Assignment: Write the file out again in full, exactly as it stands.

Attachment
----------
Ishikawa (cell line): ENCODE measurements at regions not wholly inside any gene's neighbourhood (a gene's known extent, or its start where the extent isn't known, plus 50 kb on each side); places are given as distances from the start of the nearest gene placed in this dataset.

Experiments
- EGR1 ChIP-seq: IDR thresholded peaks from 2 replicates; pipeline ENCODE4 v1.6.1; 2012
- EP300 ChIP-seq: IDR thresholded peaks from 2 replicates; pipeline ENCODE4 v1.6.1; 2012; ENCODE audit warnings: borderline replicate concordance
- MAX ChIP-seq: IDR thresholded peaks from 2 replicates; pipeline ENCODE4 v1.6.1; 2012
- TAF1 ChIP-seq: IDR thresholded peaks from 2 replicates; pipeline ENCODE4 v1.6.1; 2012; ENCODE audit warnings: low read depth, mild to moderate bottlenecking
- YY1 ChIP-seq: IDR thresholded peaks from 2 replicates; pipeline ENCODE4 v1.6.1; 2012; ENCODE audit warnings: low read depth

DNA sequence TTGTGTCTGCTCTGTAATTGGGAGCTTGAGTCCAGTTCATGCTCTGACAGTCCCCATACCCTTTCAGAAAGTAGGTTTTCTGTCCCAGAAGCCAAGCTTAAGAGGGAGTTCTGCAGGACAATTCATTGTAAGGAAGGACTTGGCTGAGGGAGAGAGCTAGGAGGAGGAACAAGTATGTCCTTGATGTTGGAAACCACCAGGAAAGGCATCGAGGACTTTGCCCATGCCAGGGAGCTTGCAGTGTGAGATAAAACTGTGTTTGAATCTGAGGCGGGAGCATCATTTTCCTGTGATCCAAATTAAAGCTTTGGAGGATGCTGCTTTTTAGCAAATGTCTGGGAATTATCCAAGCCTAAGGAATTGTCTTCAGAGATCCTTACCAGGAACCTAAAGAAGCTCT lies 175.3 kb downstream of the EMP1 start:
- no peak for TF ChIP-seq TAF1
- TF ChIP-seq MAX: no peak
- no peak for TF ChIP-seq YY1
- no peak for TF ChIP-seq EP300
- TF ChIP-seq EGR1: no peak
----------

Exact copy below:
Ishikawa (cell line): ENCODE measurements at regions not wholly inside any gene's neighbourhood (a gene's known extent, or its start where the extent isn't known, plus 50 kb on each side); places are given as distances from the start of the nearest gene placed in this dataset.

Experiments
- EGR1 ChIP-seq: IDR thresholded peaks from 2 replicates; pipeline ENCODE4 v1.6.1; 2012
- EP300 ChIP-seq: IDR thresholded peaks from 2 replicates; pipeline ENCODE4 v1.6.1; 2012; ENCODE audit warnings: borderline replicate concordance
- MAX ChIP-seq: IDR thresholded peaks from 2 replicates; pipeline ENCODE4 v1.6.1; 2012
- TAF1 ChIP-seq: IDR thresholded peaks from 2 replicates; pipeline ENCODE4 v1.6.1; 2012; ENCODE audit warnings: low read depth, mild to moderate bottlenecking
- YY1 ChIP-seq: IDR thresholded peaks from 2 replicates; pipeline ENCODE4 v1.6.1; 2012; ENCODE audit warnings: low read depth

DNA sequence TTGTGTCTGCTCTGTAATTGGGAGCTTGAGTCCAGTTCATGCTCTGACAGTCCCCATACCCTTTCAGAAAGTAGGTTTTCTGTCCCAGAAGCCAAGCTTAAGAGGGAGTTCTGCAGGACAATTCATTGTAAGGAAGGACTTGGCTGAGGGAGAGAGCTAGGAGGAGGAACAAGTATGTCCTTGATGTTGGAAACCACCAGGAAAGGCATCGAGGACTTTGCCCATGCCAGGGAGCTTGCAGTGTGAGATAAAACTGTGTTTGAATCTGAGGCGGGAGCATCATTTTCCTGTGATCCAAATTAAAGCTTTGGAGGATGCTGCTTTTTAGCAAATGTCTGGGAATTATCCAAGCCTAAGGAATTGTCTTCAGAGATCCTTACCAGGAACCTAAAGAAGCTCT lies 175.3 kb downstream of the EMP1 start:
- no peak for TF ChIP-seq TAF1
- TF ChIP-seq MAX: no peak
- no peak for TF ChIP-seq YY1
- no peak for TF ChIP-seq EP300
- TF ChIP-seq EGR1: no peak